6 Questions With Former BuzzFeed Copy Chief Emmy Favilla
We spoke with Emmy Favilla about language on the internet, why people like grammar rules and the importance of a style guide with words like 'manspreading' in it.
The internet has had quite an effect on written language. As people have gone from writing letters to emails to texts to Instagram direct messages, they’ve become a little more lax in their writing. Some people cry out that this will lead to the downfall of language, but language is as strong as ever. One defender of the new English language paradigm is Emmy Favilla, the former global copy chief and current senior commerce editor at BuzzFeed.
Favilla started her career as a copy editor, and worked at a number of different magazines, including Grace Woman magazine (no longer published) and Seventeen Magazine. Several years ago, she joined BuzzFeed when the site was still young and became one of the co-creators of the BuzzFeed Style Guide, which gained attention all over the internet when it was first published in 2014. Along with the usual language guidelines about how to use punctuation properly, this style guide has more specific entries for how to style words like "ugly-cry," "manspreading" and "hate-watch." Among many writers, it’s a go-to document for knowing how to write about the internet.
In Nov. 2017, Favilla published A World Without "Whom": The Essential Guide To Language in the BuzzFeed Age. In it, she talks about how the internet has affected language by inventing new words, changing the way we talk about disabilities and allowing anyone in the world to publish something that everyone else can read. We spoke with Favilla about this, and about how BuzzFeed style has evolved over the years.
1. When did you first become interested in language, and how did that happen?
FAVILLA: You know there wasn’t a period where I said, "Hey, I really want to study language and linguistics and grammar as a career choice." It sort of just all happened organically. I went to NYU for journalism, so I got my undergraduate degree in journalism. We had to either focus on a broadcast journalism track or a magazine journalism track, because there was no digital journalism track in the early ‘00s and I feel like the internet was kind of still this strange thing, and we weren’t sure where journalism was going to fit.
So I took the magazine journalism track because I was interested in working in magazines. And I took a copy editing class, and I think that was sort of a pivotal moment when I look back on it. I took a copy editing class on Fridays at 8:30 in the morning and not only did no one take classes on Fridays, but to take a class at 8:30 a.m. on a Friday was like, "What are you even doing?" And everyone was like, "Wow, you must really like copy editing." I just thought it was really interesting, and that sort of coincided with my first internship, which was at a very small, independent magazine that was only around for a couple of years called Grace Woman magazine. It was a fashion and lifestyle magazine for the "real" woman. They included women of various ages and sizes and demographics. It was a really small staff, and because of that I was able to get my hands into a lot of different aspects of the publishing process. And one of those was copy editing.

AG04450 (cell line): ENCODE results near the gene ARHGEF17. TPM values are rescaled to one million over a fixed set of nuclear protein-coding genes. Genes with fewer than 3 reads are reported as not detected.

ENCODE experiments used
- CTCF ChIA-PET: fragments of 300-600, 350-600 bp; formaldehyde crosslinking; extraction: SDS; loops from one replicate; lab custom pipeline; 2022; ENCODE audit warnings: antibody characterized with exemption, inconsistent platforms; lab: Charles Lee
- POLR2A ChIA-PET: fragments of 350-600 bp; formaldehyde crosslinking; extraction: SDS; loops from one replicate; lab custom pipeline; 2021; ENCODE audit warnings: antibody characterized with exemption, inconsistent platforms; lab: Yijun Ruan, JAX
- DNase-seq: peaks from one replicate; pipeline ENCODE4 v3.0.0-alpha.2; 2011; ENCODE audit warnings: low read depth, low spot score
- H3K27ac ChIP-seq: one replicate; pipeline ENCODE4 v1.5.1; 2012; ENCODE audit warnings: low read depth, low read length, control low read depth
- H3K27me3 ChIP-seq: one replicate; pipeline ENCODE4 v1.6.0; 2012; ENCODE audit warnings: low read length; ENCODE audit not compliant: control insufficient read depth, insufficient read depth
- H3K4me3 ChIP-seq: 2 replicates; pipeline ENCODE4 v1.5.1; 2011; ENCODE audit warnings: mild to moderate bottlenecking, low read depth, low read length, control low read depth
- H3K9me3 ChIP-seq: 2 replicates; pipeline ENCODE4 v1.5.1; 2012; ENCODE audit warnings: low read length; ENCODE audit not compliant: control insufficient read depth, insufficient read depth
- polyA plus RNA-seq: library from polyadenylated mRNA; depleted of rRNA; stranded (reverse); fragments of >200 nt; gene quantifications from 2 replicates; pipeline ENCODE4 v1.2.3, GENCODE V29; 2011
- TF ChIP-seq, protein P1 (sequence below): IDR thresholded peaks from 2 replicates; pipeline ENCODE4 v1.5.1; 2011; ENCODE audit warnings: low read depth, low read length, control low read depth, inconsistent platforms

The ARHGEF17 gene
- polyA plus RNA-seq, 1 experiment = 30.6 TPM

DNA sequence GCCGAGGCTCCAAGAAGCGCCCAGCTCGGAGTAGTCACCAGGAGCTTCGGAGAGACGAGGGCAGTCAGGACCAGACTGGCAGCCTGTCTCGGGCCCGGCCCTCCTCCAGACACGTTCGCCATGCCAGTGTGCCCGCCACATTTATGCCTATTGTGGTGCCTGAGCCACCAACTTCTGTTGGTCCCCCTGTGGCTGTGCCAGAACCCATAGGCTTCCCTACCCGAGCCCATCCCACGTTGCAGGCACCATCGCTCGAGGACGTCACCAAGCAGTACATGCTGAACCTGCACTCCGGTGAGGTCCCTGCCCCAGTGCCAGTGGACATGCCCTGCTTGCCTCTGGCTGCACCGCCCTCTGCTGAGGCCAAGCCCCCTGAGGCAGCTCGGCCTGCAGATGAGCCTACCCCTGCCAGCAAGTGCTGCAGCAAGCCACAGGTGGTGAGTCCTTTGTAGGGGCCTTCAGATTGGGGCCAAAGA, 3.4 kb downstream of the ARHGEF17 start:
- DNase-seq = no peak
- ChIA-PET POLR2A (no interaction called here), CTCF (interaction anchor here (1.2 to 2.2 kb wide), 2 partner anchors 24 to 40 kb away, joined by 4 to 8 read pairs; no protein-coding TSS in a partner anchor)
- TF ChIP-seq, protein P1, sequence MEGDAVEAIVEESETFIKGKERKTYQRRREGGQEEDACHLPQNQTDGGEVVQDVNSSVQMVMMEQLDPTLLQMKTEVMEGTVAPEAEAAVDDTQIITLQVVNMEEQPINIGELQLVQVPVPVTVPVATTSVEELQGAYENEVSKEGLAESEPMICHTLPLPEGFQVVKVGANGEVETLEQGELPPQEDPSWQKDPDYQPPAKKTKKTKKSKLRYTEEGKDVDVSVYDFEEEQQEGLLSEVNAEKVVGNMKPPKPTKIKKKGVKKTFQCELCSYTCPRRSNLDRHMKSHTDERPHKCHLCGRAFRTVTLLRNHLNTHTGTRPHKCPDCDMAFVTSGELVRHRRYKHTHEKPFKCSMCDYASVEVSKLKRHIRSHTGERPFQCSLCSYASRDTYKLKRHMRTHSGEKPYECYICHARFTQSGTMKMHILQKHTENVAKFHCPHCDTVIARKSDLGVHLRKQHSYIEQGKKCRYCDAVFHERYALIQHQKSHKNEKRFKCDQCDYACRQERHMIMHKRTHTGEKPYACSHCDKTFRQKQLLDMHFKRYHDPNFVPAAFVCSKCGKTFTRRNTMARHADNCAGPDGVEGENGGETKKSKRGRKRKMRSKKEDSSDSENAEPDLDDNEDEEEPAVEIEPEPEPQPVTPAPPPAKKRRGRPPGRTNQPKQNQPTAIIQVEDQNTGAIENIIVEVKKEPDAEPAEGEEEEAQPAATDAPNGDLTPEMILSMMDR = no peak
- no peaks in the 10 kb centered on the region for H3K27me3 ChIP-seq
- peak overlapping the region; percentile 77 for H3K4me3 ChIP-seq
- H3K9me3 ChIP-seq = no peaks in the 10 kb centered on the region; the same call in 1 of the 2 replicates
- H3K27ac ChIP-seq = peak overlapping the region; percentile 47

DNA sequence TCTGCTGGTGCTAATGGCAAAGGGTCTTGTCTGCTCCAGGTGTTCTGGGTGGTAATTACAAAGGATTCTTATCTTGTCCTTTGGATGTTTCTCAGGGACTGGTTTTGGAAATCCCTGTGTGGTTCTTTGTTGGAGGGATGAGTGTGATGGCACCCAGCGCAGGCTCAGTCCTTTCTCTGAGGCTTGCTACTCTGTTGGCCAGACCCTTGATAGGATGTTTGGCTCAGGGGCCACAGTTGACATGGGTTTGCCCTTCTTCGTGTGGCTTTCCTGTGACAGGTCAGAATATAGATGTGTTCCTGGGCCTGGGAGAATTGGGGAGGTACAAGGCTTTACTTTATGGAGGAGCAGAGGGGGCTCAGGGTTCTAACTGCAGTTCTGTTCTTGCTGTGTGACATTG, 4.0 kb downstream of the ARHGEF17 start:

Also, I don’t know if there is some subconscious element here, but my father’s native language isn’t English; he was born in Italy. And my mother was born in Brooklyn, and she has a very thick New York accent. I think I mention this in the book that she sort of sounds like The Nanny. And I think I made a conscious effort to not sound like her because I feel like there are some judgments that can come along with having regional accents, especially New York accents. And I tried everything not to have any inkling of a New York accent. It still comes out sometimes when I’m angry or when I’m around other New Yorkers or when I’m drinking. But I think that was also part of it, too, just this interest in using correct language and speaking correctly and writing correctly. Looking back, I never actually put two and two together, but that could have been a part of it as well. So, yeah, a lot of factors came into play.
2. You single out “whom” in the title of your book. Was it just a funny name or do you have a personal vendetta against that word?
FAVILLA: I don’t have a personal vendetta against "whom." I think that it is perfectly acceptable in academic and professional settings. We’re never going to say, “For who the bell tolls.” We’ll always be addressing our cover letters "to whom it may concern." I have to credit my editor Nancy Miller for that because she actually came up with the idea for the title, and she just pulled it out of the text. In the introduction, I kind of mention that a world without "whom" is a world that I would love to live in. I don’t have a personal vendetta against “whom” and I don’t mean to single it out in a way that implies that it should be totally eradicated from our lexicon. But I do think that it speaks to the larger issue of the fact that language is changing, as well as rules, grammar rules, language rules that have always been considered to be black-and-white. We need to start being a little more critical of them and understanding that as our modes of communication change and the way that we speak conversationally changes, we should be questioning these things.
3. Why do you think that people are so drawn to more prescriptive guides like The Elements of Style?